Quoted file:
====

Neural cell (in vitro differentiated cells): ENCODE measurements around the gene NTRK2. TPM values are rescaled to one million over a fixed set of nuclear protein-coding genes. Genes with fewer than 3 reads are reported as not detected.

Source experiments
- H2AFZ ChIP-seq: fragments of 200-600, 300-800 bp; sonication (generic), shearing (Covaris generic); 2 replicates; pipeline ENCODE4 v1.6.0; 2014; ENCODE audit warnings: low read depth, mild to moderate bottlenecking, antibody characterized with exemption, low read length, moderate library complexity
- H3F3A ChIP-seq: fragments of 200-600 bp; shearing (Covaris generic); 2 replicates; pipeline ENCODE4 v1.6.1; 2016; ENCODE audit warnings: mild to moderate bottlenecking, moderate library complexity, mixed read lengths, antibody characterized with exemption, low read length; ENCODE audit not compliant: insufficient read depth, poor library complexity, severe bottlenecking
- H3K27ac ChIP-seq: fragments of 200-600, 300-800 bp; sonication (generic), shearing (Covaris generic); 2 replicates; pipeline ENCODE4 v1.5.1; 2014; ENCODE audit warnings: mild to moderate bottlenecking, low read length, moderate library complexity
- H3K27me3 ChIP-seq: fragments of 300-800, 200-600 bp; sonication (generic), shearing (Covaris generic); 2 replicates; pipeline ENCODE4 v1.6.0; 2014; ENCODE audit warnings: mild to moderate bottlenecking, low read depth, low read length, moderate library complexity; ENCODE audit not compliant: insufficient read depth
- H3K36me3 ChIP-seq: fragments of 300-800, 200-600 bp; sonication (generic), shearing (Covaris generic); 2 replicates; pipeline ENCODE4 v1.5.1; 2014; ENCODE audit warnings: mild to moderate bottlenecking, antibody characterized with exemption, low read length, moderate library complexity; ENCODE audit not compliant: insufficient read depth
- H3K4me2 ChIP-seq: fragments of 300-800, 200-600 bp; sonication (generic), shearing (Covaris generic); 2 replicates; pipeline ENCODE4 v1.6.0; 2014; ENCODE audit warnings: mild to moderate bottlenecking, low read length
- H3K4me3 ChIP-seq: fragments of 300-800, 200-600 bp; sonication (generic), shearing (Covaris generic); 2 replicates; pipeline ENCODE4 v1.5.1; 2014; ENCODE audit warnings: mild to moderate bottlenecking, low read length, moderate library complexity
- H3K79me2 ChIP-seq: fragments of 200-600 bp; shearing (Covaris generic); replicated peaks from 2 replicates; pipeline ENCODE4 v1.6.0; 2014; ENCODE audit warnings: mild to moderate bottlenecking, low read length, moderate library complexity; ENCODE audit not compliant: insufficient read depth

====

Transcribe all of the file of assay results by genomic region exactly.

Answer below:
Neural cell (in vitro differentiated cells): ENCODE measurements around the gene NTRK2. TPM values are rescaled to one million over a fixed set of nuclear protein-coding genes. Genes with fewer than 3 reads are reported as not detected.

Source experiments
- H2AFZ ChIP-seq: fragments of 200-600, 300-800 bp; sonication (generic), shearing (Covaris generic); 2 replicates; pipeline ENCODE4 v1.6.0; 2014; ENCODE audit warnings: low read depth, mild to moderate bottlenecking, antibody characterized with exemption, low read length, moderate library complexity
- H3F3A ChIP-seq: fragments of 200-600 bp; shearing (Covaris generic); 2 replicates; pipeline ENCODE4 v1.6.1; 2016; ENCODE audit warnings: mild to moderate bottlenecking, moderate library complexity, mixed read lengths, antibody characterized with exemption, low read length; ENCODE audit not compliant: insufficient read depth, poor library complexity, severe bottlenecking
- H3K27ac ChIP-seq: fragments of 200-600, 300-800 bp; sonication (generic), shearing (Covaris generic); 2 replicates; pipeline ENCODE4 v1.5.1; 2014; ENCODE audit warnings: mild to moderate bottlenecking, low read length, moderate library complexity
- H3K27me3 ChIP-seq: fragments of 300-800, 200-600 bp; sonication (generic), shearing (Covaris generic); 2 replicates; pipeline ENCODE4 v1.6.0; 2014; ENCODE audit warnings: mild to moderate bottlenecking, low read depth, low read length, moderate library complexity; ENCODE audit not compliant: insufficient read depth
- H3K36me3 ChIP-seq: fragments of 300-800, 200-600 bp; sonication (generic), shearing (Covaris generic); 2 replicates; pipeline ENCODE4 v1.5.1; 2014; ENCODE audit warnings: mild to moderate bottlenecking, antibody characterized with exemption, low read length, moderate library complexity; ENCODE audit not compliant: insufficient read depth
- H3K4me2 ChIP-seq: fragments of 300-800, 200-600 bp; sonication (generic), shearing (Covaris generic); 2 replicates; pipeline ENCODE4 v1.6.0; 2014; ENCODE audit warnings: mild to moderate bottlenecking, low read length
- H3K4me3 ChIP-seq: fragments of 300-800, 200-600 bp; sonication (generic), shearing (Covaris generic); 2 replicates; pipeline ENCODE4 v1.5.1; 2014; ENCODE audit warnings: mild to moderate bottlenecking, low read length, moderate library complexity
- H3K79me2 ChIP-seq: fragments of 200-600 bp; shearing (Covaris generic); replicated peaks from 2 replicates; pipeline ENCODE4 v1.6.0; 2014; ENCODE audit warnings: mild to moderate bottlenecking, low read length, moderate library complexity; ENCODE audit not compliant: insufficient read depth